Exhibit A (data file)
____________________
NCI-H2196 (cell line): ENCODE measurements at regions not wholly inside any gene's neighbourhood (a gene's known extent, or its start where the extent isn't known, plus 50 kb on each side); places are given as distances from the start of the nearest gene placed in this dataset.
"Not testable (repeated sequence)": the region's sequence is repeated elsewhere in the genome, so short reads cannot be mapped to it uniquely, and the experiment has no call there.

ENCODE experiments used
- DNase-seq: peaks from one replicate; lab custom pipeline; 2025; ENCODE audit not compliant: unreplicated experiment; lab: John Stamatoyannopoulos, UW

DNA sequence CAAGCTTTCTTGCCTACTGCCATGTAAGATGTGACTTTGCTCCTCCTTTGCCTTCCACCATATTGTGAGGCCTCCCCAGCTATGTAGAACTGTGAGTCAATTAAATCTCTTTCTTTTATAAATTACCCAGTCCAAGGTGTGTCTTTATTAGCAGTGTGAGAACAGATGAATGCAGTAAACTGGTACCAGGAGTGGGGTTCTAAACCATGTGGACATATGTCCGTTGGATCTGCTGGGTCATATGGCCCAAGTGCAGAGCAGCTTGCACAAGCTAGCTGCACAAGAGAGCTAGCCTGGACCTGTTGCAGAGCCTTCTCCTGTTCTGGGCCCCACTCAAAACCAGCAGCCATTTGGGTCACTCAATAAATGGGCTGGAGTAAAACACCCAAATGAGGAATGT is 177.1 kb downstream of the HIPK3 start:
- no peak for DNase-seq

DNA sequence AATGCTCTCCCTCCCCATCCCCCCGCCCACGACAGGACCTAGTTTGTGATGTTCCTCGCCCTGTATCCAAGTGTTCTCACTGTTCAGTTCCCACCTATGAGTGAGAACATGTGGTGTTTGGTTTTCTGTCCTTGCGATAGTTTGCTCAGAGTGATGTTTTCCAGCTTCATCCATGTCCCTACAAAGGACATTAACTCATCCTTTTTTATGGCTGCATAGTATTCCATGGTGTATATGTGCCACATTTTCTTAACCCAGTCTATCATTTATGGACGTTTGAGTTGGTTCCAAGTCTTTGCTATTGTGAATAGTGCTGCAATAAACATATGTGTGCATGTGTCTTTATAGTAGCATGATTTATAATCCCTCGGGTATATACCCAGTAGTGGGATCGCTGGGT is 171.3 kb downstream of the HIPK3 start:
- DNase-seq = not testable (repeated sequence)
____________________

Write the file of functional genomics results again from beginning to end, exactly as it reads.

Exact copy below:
NCI-H2196 (cell line): ENCODE measurements at regions not wholly inside any gene's neighbourhood (a gene's known extent, or its start where the extent isn't known, plus 50 kb on each side); places are given as distances from the start of the nearest gene placed in this dataset.
"Not testable (repeated sequence)": the region's sequence is repeated elsewhere in the genome, so short reads cannot be mapped to it uniquely, and the experiment has no call there.

ENCODE experiments used
- DNase-seq: peaks from one replicate; lab custom pipeline; 2025; ENCODE audit not compliant: unreplicated experiment; lab: John Stamatoyannopoulos, UW

DNA sequence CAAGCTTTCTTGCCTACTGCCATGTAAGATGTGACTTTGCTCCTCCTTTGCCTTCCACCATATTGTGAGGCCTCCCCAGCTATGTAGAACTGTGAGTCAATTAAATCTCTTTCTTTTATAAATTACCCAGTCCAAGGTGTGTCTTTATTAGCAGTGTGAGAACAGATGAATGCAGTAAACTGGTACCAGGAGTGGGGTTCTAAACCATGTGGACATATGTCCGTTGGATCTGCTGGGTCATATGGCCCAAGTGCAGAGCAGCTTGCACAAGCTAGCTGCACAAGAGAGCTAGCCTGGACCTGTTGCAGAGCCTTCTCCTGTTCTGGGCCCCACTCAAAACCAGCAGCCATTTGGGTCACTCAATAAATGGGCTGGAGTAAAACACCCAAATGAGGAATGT is 177.1 kb downstream of the HIPK3 start:
- no peak for DNase-seq

DNA sequence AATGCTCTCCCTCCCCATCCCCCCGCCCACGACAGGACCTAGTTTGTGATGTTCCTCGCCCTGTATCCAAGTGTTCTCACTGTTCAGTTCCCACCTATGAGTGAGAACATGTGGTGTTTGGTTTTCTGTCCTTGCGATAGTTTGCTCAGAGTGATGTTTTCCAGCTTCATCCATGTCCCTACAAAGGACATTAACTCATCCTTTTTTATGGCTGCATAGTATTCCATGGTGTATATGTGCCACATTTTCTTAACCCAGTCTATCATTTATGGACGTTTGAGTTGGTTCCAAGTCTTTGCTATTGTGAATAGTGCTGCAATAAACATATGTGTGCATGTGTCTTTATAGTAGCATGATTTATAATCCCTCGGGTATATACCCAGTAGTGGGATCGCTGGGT is 171.3 kb downstream of the HIPK3 start:
- DNase-seq = not testable (repeated sequence)